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Bucharest
October 8, 2022
EDITORIAL

The heritage of recent past

Corruption was studied under all possible aspects. Its “benefits”, relative but functional under certain historical circumstances were not neglected either. Some people promoted a weak state, so that opportunities for corruption would be of lesser dimensions. Other people, on the contrary, promoted an intense anti-corruption rhetorics, precisely in the name of efficacity of a powerful state, whose mechanisms would be seriously affected otherwise. In any case, the corruption is a dark spot of any social organization, it is always present, even if its expansion may significantly vary from one case to another and from one period to another. Besides strictly political contexts, the cultural aspects are not at all negligible. The Italian Mafia, by example, connected not merely by illegal trafficking, but also by an extended octopus of corruption, is not merely a specific phenomenon of organized crime, but it also, it pretends it is fueled by an alternative social and political culture. We might say that the game includes a regional “conflict of civilisations, that requires the confrontation of two perspectives on life. A similar debate was held about the Romanian haidouks a few centuries ago: some people see them as heroes and patriots, others see them as burglars and agents of terror. Therefore, in each case, we must ask what is the prestige by which some people invest phenomenons such as corruption, despite of a highly negative public opinion. In the period that followed WWI immediately, in Romania, there were heated and endless discussions about the corruption that has prepared the great military disasters, as a result of which more than half of the country was occupied, by cynical affairs arranged at the expense of the life and welfare of many of our fellow countrymen.

In other words, some people followed their own plans of gaining wealth without caring about the terrible consequences of their actions. And it is merely a more revealing case regarding the awful implications of corruption. Let us think a little bit about the psychology of the corrupt person. Usually, we imagine him as a greedy person, who cannot ignore his own wishes and, therefore, uses illegal ways to fastly increase their welcome. They want to live a life of luxury and are willing to take advantage shamelessly by the advantage of their public position. Nonetheless, such image is simplistic and fails to take into account the physiology of power libido. Just like the corrupts mentioned above, that have many soldiers lives’ on their conscience, today’s corrupt politicians are also aware, on average, by the actual price of their accumulation of wealth. We might even say that this conscience is an aphrodisiac for the pleasure of power. Because their intimate pleasure are not money and goods, but the amoralism of the capacity to ignore the usual rules, laws, feelings. They feel, just like Nietzsche’s overman, that they are beyond good and evil.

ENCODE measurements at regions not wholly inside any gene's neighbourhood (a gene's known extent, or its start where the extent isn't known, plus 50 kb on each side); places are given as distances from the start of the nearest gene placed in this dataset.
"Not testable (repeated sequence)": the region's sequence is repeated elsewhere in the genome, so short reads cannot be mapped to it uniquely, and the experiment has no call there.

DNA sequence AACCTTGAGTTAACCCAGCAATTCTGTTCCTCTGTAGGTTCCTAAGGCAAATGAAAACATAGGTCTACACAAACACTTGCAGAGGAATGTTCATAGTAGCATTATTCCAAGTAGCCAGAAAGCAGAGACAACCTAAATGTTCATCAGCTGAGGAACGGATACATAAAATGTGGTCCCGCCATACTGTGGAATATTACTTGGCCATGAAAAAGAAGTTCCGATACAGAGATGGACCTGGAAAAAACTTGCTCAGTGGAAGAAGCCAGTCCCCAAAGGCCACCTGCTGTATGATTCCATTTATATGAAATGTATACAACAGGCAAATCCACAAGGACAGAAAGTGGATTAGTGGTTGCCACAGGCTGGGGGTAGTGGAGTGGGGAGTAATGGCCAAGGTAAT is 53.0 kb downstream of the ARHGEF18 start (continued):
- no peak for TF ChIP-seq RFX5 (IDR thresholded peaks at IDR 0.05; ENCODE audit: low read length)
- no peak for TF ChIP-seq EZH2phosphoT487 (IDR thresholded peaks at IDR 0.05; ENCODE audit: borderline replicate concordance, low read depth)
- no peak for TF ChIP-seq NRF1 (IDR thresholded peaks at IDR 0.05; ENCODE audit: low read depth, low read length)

Yet, corruption in today’s Romania also has certain precise historical roots. A recent Romanian film, “The Chosen One”, explores a topic that was intensely discussed especially during the 90s: how the Securitate was converted to the new Capitalist democracy.

The political conflict, asymmetric at that time, between a party that had inherited the massive influence network of the old regime and its highly disadvantaged competitors, but also the trauma caused by the fear to the persistence in the actions of an occult power prolonged discussions on this topic.

Although the press had exposed various concrete cases of ex-Securists that had ended up as prosperous businessmen, their association with the structures of the new regime remained at the level of mere speculations resembling conspiracy theories, never reaching the depth of a persuasive sociological analysis. Yet, besides the social conversion of a professional group that was highly influential once, it is worthy of interest to study the culture they left us as a legacy. Many Western analysts take into account, when trying to describe Vladimir Putin’s regime in Russia, his past as a KGB officer. His tactics, his way to conceive the dynamics of power, approaching conflicts, shortly, his “values” no not explain merely his behaviour as a leader but they also embody values shared by many Russians.

In Romania’s case, Securitate did not represent merely an efficient repression apparatus subordinated to a political clique, but also a prestigious social model for many people. It is a way to solve issues in a rigid society.

The situation has changed in the meantime, democratic mechanisms have been imported, yet, things are quite different in the case of culture that had generated these political forms in the West.

Thus, this culture inherited from the time of the Security is still highly attractive for many people. It is a phenomenon that was pretty clearly illustrated by the latest presidential elections. Much of the electoral campaign of the present Prime Minister was based on the assumption that such pattern of political arrogance is seductive if it is removed from the subtext of power and exhibited in the spotlight. It even worked partially although, in the end, the contrary reaction was stronger and, consequently, it made Ponta lose the elections. How many of the “big fish”, now caught in the nets of DNA, were also seduced by this type of human attitude beyond good and evil?

 

 

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